You can enable the installation of an Outlook Add-in that allows you to add "public links" to your cloud files on your emails. With this add-in, you can send individual files or entire folders to any recipient without having to physically attach the objects to your emails. You can also send request links, so users can upload large files to you.
After adding a file to the email, the add-in automatically embeds a preview of the file in the body of the email with a link to the file on the cloud.
You can enforce the installation of this add-in from the Tenant Group Policy->Client Control->Native Client->Enable auto-installation of the Outlook Plugin.
Once you select this checkbox and save the changes, your windows client users should get a prompt to install the Outlook plugin the next time they start the windows client application.
If the prompt never appears, it is probably because you are running the incorrect version of the Outlook Addin for your Microsoft Office. The Windows Client Outlook Add-in is offered in both 32 and 64 bit versions, but the auto-installer may get confused and try to auto-install one with the incorrect bitness. The default installation for Microsoft Office 365 is 32 bit to ensure the greatest compatibility with 3rd party add-ins. However, some users may have explicitly installed the 64 bit Microsoft Office.
One simple way to determine the bitness of your Microsoft Office installation is to simply run one of applications, such as Outlook or Word, and look at the process name in under the Windows Task Manager. If the name of the application has " (32 bit)" at the end of it, then you are running the 32 bit version. In the screenshot below, you do not see the " (32 bit)" tag, so it is a 64 bit version.
Please check your Windows Control Panel->Programs and Features and make sure the "Cloud Windows Client Outlook Addin" only appears there once. If you see it listed twice and the add-in is still not working, please uninstall both items and install the correct one to be sure. The installer may install both the 32 and 64 bit versions if it cannot determine which one it should install.
After confirming that the bitness of your Microsoft Office from the Windows Task Manager described above, you can then manually trigger the Outlook Add-in installer from the Windows Client installation directory. The file is called "EmailToCloudStorageSetup_x86.msi" or "EmailToCloudStorageSetup_x64.msi" for 32 bit and 64 bit respectively.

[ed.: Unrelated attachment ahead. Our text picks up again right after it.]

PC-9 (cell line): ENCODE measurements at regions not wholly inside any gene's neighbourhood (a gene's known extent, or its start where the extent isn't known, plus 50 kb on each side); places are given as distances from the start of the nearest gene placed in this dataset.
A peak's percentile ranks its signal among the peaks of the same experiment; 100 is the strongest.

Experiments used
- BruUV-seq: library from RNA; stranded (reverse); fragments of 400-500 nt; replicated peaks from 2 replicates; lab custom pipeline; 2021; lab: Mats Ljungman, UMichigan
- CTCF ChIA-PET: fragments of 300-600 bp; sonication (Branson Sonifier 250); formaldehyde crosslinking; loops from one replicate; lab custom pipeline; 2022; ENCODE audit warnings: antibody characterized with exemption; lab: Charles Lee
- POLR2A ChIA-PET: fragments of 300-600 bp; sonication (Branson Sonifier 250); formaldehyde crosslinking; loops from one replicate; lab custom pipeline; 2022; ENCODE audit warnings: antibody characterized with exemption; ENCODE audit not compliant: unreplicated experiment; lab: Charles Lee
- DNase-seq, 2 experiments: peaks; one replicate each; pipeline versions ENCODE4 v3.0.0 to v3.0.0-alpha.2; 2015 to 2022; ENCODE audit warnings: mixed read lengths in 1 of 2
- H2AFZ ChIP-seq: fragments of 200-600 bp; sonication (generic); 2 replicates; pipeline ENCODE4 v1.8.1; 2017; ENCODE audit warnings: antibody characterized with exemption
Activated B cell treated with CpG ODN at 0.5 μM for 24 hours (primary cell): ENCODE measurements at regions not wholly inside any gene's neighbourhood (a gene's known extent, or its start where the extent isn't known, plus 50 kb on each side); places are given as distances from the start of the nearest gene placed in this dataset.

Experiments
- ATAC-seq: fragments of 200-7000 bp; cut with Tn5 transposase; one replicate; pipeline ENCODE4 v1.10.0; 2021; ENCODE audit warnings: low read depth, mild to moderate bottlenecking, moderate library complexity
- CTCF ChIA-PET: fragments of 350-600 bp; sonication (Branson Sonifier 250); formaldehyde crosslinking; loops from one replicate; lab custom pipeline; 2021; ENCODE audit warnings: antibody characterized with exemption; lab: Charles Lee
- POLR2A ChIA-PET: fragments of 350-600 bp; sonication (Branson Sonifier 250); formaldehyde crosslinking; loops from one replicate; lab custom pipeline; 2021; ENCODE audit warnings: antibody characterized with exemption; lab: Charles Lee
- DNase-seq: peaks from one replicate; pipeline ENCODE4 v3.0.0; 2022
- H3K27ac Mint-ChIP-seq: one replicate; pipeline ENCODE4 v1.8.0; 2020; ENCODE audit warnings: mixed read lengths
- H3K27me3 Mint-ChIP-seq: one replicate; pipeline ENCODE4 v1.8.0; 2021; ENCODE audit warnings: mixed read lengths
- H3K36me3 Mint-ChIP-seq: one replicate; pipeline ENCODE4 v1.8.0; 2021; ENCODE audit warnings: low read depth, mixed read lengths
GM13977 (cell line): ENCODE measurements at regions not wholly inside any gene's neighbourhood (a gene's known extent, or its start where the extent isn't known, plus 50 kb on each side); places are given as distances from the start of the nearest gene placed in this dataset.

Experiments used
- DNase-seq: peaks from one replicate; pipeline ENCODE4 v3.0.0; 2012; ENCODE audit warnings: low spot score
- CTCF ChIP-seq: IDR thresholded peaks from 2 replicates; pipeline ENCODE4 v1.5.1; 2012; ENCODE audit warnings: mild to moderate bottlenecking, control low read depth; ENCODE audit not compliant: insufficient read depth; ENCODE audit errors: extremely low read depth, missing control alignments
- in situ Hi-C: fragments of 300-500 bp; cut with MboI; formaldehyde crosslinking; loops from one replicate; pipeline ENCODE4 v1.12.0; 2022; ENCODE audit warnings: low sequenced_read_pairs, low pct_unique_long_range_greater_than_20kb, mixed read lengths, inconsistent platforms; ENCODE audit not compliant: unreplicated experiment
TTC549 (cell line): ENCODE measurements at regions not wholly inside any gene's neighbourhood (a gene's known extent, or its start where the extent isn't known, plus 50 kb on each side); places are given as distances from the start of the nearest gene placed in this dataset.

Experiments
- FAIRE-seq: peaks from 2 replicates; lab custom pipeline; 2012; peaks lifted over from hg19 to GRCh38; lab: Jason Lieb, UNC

After having ran the installation wizard, please restart both the Windows Client and the Outlook application. Verify that the Outlook Add-in is present when you try to compose or reply to an email. If the Add-in is missing, please verify that the Add-in is not disabled under File->Options->Add-ins.
If you see "EmailToCloudStorageAddin" listed under the Inactive section, click on the Go button to manage the add-ins. Select the checkbox next to the add-in and click OK.
Below is a screenshot of what the EmailtoCloudStorageAddin should look like if it is successfully loaded.
If after a successful installation the add-in one day disappears, or is automatically disabled with a yellow warning, it may be due to an Outlook mechanism that automatically disables add-ins that slow down the launch of the application. This is extremely unlikely, however if you have a computer that has very limited resources, it may happen with any add-ins that you may have, including the EmailToCloudStorageAddin. If you suspect that the add-in may have been disabled automatically, go to Outlook->File->Slow and Disabled Add-ins. If you see an option to Always enable, please select that option. The following example screenshots do not depict the EmailToCloudStorageAddin, but show what the screen looks like if this were to happen.